Perhaps before we prepare to tar and feather this owner, we should consider that every story has two sides...After working in this industry for nearly 30 years, in all capacities, i have seen a few guests who simply must complain bitterly and spew non-helpful venom. I know that most owners work ridiculously hard to create what is essentially an extension of themselves and their neighborhood and would gladly address and rectify situations "gone bad". However, if FOTD sent an email that was insulting, aggressive, condescending and one in which the owner perceived as an "attack" of sorts, then no, those rude actions don't really require a civil reply (in my opinion). It is difficult to judge what exactly was stated in the original email, i suspect FOTD batters restaurant owners/servers often as he states in this post "i've done this several times". Just because a man or woman owns/works in a restaurant does not mean he must accept or be subjected to cruel and viscious criticism. Also, as i said after being in this business for so long, i can honestly say most of this type of behavior stems from folks who have never worked in the industry, which is fine, just my observation.
My mantra is always to try to deal w/ the said problem, dissatisfaction, or error when it is taking place.... some folks tend to be more hateful behind their keyboard....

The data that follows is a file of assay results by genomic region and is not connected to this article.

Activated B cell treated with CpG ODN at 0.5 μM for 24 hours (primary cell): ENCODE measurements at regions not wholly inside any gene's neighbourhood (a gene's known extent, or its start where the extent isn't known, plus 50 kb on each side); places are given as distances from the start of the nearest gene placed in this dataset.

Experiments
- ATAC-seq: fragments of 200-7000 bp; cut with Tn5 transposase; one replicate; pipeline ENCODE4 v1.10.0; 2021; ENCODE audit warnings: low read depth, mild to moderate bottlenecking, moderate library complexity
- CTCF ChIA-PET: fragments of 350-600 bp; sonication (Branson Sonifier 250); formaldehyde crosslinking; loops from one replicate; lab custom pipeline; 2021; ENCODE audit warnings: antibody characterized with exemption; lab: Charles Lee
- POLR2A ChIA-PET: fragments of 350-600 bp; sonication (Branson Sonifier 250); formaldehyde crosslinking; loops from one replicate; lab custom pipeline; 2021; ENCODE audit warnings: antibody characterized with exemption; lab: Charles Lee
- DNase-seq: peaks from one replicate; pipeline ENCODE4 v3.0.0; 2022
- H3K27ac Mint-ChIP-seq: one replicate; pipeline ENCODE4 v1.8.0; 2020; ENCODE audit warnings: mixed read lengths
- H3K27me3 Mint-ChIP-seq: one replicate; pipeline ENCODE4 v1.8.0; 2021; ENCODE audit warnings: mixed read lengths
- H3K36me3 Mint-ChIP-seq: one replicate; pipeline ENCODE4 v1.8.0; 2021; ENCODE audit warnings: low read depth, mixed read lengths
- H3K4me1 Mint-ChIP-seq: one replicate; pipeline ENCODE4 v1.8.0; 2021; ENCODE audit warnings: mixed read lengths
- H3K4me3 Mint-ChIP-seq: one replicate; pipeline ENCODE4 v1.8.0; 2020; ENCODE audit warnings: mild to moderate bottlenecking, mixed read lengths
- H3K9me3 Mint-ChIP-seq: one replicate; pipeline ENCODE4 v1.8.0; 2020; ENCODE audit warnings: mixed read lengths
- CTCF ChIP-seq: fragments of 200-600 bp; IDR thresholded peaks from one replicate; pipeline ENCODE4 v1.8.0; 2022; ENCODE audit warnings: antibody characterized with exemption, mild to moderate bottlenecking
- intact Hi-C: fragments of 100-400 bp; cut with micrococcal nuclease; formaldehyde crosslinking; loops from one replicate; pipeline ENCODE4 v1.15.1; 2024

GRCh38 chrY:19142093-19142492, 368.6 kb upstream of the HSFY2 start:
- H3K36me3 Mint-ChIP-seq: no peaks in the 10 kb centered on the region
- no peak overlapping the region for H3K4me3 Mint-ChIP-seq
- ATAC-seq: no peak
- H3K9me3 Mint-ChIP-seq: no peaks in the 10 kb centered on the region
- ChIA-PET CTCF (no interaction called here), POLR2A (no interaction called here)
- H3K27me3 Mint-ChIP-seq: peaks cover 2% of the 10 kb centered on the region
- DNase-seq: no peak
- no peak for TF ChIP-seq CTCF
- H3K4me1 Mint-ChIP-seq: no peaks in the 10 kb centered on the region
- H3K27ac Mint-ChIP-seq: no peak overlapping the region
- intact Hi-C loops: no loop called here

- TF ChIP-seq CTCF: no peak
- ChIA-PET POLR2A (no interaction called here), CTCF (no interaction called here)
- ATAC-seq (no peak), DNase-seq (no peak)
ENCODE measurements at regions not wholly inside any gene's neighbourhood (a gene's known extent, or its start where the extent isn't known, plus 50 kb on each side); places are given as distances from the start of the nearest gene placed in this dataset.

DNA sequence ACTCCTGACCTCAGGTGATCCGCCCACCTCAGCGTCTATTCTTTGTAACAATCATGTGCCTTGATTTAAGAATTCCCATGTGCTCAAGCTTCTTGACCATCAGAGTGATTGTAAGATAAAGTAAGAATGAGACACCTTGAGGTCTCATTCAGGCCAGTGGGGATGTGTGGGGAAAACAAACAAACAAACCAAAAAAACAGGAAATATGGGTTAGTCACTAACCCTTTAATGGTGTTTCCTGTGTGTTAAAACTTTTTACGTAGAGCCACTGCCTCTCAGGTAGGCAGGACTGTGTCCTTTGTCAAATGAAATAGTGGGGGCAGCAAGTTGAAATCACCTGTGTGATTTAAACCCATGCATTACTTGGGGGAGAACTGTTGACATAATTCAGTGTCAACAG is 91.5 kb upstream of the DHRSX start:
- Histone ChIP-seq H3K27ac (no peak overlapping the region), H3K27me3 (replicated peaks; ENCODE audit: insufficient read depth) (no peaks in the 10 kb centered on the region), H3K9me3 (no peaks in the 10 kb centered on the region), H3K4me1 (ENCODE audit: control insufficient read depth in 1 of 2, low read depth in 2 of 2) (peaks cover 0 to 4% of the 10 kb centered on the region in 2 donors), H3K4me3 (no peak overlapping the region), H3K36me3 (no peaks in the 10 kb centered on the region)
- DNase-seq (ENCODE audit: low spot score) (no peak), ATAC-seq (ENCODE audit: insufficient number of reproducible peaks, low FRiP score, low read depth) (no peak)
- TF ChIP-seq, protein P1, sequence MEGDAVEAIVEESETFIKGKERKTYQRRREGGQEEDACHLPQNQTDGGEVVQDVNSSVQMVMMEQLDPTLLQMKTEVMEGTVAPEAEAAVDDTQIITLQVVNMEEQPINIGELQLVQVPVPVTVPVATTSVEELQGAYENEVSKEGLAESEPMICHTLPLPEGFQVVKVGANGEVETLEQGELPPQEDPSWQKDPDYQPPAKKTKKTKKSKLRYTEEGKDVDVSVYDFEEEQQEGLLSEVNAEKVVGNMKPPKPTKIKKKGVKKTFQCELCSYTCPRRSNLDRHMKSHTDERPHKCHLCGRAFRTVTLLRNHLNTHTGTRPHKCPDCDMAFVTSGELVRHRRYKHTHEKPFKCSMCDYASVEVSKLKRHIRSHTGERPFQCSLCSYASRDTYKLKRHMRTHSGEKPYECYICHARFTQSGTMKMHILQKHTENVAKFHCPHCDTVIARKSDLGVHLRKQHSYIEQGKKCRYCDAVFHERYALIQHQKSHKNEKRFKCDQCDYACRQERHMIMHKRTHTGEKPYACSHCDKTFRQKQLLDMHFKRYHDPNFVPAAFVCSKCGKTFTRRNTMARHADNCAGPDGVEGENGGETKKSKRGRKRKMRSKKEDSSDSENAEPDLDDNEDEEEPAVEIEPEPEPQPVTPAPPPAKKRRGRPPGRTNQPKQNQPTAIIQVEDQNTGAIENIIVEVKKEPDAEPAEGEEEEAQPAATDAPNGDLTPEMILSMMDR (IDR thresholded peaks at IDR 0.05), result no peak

28¢ in postage on a postcard acknowledging receipt of the complaint is often enough to assuage 99% of the public. 41¢ and a letter addressing points from the complaint is even better but sometimes too difficult. (One owner I know can't write a complete sentence -- let alone a letter -- without going into cold sweats so he delegates this task to his accountant.)
But, as you also point out, a minor amount of those complaints received are from cranks that have never worked in the industry. A postcard acknowledging receipt is still a good bit of PR.
The owner is out of line, and totally clueless as to the definition of "hospitality". I would consider posting another comment in the web venue where you posted your opinion, relating the harassing email you received and note that you and your friends and associates got his message loud and clear, and will all steer clear of his establishment.